News Column

Manning Not Guilty of Aiding Enemy; Other Charges Stick

July 30, 2013
Bradley Manning

A U.S. military judge acquitted Pfc. Bradley Manning of aiding the enemy Tuesday but convicted him of five counts of violating the espionage act.

The verdict, delivered at Fort Meade in Maryland, was came in shortly after 1 p.m., CNN reported. Col. Denise Lind, who heard the case without a jury at Manning's request, announced Monday she had decided on a verdict.

Manning, 25, who admitted releasing 700,000 secret documents to WikiLeaks, faced life in prison if he found guilty of aiding the enemy. He pleaded guilty to 10 lesser counts, which the judge accepted, CNN said.

The leak was the largest ever in U.S. history and Manning was the first leaker to be charged with aiding the enemy. His lawyer and supporters described him as a whistle blower.

Manning has been in custody since 2010.

The government argued providing defense-related information to an entity that published it for the world to see constituted aiding the enemy because the world includes adversaries such as al-Qaida who could read the documents online.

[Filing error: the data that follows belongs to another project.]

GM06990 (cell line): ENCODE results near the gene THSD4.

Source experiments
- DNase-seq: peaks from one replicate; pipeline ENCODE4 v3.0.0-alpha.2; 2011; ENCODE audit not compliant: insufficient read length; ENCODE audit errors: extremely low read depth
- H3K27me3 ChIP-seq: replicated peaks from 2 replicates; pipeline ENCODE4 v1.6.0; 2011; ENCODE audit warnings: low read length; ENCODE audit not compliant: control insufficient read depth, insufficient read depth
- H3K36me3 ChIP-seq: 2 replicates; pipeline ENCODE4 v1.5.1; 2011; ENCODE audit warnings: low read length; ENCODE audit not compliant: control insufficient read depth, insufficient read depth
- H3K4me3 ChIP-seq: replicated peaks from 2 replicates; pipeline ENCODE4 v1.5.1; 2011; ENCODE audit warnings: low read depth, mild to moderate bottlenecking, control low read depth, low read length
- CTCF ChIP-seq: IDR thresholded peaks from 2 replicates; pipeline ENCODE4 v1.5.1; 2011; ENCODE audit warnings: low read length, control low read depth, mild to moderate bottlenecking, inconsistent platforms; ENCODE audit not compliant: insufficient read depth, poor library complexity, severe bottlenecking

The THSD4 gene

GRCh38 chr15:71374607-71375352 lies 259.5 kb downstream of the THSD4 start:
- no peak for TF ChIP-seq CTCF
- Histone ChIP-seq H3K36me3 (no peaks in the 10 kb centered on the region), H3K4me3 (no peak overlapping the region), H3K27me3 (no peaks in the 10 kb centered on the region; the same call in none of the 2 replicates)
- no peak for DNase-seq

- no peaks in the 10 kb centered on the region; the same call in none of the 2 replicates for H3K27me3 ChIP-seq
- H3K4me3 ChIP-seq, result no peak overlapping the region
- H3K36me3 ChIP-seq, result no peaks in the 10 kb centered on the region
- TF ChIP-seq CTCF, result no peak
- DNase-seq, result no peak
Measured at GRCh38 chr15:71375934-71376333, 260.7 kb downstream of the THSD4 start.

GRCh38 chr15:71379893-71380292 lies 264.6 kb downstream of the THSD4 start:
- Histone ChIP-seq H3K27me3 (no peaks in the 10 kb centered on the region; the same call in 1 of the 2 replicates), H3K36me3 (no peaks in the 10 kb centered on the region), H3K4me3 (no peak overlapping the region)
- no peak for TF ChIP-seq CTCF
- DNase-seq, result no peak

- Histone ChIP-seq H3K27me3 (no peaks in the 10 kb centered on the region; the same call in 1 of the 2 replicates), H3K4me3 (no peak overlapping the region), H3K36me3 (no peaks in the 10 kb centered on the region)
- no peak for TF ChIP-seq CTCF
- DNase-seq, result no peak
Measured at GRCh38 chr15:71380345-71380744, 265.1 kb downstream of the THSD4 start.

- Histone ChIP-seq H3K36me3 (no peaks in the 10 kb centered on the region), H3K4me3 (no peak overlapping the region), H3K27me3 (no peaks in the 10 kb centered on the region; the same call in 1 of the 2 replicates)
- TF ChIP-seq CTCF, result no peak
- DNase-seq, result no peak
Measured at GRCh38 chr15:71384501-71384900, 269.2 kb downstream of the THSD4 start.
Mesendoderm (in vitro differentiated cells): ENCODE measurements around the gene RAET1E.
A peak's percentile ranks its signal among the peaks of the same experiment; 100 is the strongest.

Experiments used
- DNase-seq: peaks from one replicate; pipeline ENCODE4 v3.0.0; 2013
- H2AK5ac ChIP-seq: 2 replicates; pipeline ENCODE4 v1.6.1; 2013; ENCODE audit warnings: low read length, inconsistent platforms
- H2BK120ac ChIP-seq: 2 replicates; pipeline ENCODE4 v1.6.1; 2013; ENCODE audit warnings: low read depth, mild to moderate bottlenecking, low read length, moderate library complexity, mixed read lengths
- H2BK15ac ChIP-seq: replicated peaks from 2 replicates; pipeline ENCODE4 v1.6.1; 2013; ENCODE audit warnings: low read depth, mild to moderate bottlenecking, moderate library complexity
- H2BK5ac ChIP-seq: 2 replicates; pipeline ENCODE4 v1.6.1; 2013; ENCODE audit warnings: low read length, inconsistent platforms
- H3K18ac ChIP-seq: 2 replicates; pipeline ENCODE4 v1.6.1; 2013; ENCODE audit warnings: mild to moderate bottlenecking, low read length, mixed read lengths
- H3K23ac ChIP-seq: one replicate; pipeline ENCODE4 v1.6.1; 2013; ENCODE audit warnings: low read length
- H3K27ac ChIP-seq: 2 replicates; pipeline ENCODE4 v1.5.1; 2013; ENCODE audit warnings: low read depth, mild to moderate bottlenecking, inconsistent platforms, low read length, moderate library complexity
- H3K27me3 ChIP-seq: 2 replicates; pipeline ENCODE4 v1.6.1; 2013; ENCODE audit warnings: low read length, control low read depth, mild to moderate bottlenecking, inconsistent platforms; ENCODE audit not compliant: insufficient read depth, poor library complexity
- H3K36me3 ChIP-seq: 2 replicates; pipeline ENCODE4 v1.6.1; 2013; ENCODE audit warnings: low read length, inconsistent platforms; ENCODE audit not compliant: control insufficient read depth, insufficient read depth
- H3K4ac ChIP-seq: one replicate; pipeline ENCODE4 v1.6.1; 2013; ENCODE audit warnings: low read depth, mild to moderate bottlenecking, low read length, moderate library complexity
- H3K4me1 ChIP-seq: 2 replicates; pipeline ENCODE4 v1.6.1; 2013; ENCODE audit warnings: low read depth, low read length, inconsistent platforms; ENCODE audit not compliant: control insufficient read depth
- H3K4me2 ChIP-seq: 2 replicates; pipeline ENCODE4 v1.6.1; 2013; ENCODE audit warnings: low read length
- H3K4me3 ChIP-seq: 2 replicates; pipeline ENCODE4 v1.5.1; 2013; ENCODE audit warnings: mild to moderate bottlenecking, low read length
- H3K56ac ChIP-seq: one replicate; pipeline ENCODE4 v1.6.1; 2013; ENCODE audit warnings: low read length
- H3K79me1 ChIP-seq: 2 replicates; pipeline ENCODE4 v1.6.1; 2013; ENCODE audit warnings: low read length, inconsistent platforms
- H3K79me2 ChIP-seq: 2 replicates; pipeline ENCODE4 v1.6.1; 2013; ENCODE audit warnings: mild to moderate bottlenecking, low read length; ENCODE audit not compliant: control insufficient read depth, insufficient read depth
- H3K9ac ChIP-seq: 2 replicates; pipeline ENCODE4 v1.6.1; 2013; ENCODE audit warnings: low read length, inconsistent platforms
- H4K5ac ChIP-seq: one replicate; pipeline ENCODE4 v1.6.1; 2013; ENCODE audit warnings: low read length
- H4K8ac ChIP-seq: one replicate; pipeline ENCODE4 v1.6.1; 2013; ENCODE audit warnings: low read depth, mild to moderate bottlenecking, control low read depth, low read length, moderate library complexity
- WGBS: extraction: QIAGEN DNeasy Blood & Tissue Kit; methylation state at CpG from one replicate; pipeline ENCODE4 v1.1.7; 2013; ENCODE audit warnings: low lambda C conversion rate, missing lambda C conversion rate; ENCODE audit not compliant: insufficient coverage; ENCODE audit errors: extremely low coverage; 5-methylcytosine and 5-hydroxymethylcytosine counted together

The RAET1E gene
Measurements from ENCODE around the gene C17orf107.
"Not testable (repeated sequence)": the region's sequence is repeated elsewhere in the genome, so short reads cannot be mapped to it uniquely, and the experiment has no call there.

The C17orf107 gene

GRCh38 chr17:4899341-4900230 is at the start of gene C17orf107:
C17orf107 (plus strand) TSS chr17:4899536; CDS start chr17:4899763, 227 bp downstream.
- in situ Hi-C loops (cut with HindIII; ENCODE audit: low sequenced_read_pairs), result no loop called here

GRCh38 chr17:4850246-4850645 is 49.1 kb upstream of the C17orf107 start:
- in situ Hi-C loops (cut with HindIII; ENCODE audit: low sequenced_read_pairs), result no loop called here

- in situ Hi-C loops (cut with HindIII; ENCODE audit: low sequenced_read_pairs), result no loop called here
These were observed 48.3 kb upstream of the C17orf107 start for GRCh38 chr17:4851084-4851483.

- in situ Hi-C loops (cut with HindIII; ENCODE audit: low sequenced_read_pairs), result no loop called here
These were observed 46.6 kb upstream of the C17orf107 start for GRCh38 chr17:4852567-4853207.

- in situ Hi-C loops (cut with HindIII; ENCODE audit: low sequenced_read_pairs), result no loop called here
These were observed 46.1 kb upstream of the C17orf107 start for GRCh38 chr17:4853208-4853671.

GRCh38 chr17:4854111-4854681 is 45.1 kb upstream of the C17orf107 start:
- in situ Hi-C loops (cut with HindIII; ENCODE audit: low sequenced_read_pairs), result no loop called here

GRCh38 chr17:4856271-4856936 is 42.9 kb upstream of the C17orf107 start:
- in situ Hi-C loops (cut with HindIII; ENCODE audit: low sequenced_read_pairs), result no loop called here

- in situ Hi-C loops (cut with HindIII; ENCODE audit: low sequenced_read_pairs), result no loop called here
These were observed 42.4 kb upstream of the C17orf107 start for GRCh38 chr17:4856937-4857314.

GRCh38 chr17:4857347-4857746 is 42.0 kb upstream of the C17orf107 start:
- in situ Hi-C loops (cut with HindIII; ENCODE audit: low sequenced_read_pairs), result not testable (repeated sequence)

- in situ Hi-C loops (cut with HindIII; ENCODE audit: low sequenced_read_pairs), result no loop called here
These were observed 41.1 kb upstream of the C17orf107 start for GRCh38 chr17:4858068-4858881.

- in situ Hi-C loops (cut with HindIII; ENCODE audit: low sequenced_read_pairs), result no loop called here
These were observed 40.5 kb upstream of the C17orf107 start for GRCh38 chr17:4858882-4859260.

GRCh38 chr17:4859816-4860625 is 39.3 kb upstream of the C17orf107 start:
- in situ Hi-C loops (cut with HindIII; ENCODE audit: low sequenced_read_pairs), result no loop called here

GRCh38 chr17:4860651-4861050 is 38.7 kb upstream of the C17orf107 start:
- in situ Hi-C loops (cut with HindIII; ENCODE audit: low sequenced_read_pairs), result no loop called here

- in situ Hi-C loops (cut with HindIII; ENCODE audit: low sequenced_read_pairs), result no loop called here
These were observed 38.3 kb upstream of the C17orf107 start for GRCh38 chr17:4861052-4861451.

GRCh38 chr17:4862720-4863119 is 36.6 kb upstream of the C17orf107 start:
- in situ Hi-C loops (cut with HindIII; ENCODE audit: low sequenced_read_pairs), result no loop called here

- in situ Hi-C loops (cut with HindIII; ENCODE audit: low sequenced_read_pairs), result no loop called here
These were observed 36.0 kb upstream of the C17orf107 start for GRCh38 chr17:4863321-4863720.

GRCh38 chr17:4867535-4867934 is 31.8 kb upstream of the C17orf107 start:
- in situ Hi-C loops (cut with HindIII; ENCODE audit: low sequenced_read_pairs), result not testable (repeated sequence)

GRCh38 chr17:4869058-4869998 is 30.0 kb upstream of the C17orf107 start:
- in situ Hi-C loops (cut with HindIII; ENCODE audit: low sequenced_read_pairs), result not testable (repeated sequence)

Manning in February admitted being WikiLeaks' source for the material, which included videos of a 2007 Baghdad airstrike and a 2009 airstrike in Afghanistan in which civilians were killed. The leaked information also included 250,000 U.S. diplomatic cables and 500,000 Army reports that came to be known as the Iraq War logs and Afghan War logs.

The disclosures were the largest set of restricted documents ever leaked to the public -- much of it published by WikiLeaks or its media partners from April to November 2010.

Manning's guilty pleas carry a possible sentence of 20 years in prison.

The court-martial began June 3 and wrapped up with closing arguments last week.

The prosecution portrayed Manning as an "anarchist" and a traitor who wanted to "make a splash," knowing the leaked documents would end up in the hands of al-Qaida.

His defense lawyer portrayed him as a naive but well-intentioned humanistic soldier who wanted the released documents to spark debate about U.S. foreign policy and bring about change.

Defense attorney David Coombs said Manning was selective about which databases he released to avoid causing harm.

Before beginning her deliberations, Lind said the trial's sentencing phase would begin Wednesday.

Coombs said if Manning is convicted of aiding the enemy, he will appeal to the Army Court of Criminal Appeals, which reviews certain court-martial convictions. After that would be the U.S. Court of Appeals for the Armed Forces, composed of five civilian judges appointed by the U.S. president and confirmed by the U.S. Senate.

Coombs said he believes Manning's case could end up appealed to the U.S. Supreme Court, Manning supporters said Monday.

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Source: Copyright UPI 2013

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